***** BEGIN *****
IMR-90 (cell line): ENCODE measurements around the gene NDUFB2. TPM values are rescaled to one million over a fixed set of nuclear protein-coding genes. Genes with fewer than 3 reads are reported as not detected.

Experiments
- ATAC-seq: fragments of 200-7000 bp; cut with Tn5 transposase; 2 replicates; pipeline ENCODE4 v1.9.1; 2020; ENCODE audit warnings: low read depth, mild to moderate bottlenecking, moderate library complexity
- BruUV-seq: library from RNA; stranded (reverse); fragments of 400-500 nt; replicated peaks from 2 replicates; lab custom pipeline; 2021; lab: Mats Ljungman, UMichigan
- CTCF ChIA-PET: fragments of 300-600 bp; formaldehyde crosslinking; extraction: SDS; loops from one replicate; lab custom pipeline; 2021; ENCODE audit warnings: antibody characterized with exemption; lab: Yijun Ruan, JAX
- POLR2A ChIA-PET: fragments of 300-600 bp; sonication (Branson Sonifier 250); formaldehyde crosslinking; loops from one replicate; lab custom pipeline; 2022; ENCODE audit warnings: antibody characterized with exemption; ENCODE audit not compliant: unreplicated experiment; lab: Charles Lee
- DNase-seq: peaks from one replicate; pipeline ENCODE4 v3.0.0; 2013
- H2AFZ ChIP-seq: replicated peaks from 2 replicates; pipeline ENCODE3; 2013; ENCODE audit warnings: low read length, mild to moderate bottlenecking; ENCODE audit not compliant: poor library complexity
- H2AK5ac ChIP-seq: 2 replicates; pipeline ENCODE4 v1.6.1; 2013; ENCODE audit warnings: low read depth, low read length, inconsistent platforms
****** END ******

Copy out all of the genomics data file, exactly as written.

IMR-90 (cell line): ENCODE measurements around the gene NDUFB2. TPM values are rescaled to one million over a fixed set of nuclear protein-coding genes. Genes with fewer than 3 reads are reported as not detected.

Experiments
- ATAC-seq: fragments of 200-7000 bp; cut with Tn5 transposase; 2 replicates; pipeline ENCODE4 v1.9.1; 2020; ENCODE audit warnings: low read depth, mild to moderate bottlenecking, moderate library complexity
- BruUV-seq: library from RNA; stranded (reverse); fragments of 400-500 nt; replicated peaks from 2 replicates; lab custom pipeline; 2021; lab: Mats Ljungman, UMichigan
- CTCF ChIA-PET: fragments of 300-600 bp; formaldehyde crosslinking; extraction: SDS; loops from one replicate; lab custom pipeline; 2021; ENCODE audit warnings: antibody characterized with exemption; lab: Yijun Ruan, JAX
- POLR2A ChIA-PET: fragments of 300-600 bp; sonication (Branson Sonifier 250); formaldehyde crosslinking; loops from one replicate; lab custom pipeline; 2022; ENCODE audit warnings: antibody characterized with exemption; ENCODE audit not compliant: unreplicated experiment; lab: Charles Lee
- DNase-seq: peaks from one replicate; pipeline ENCODE4 v3.0.0; 2013
- H2AFZ ChIP-seq: replicated peaks from 2 replicates; pipeline ENCODE3; 2013; ENCODE audit warnings: low read length, mild to moderate bottlenecking; ENCODE audit not compliant: poor library complexity
- H2AK5ac ChIP-seq: 2 replicates; pipeline ENCODE4 v1.6.1; 2013; ENCODE audit warnings: low read depth, low read length, inconsistent platforms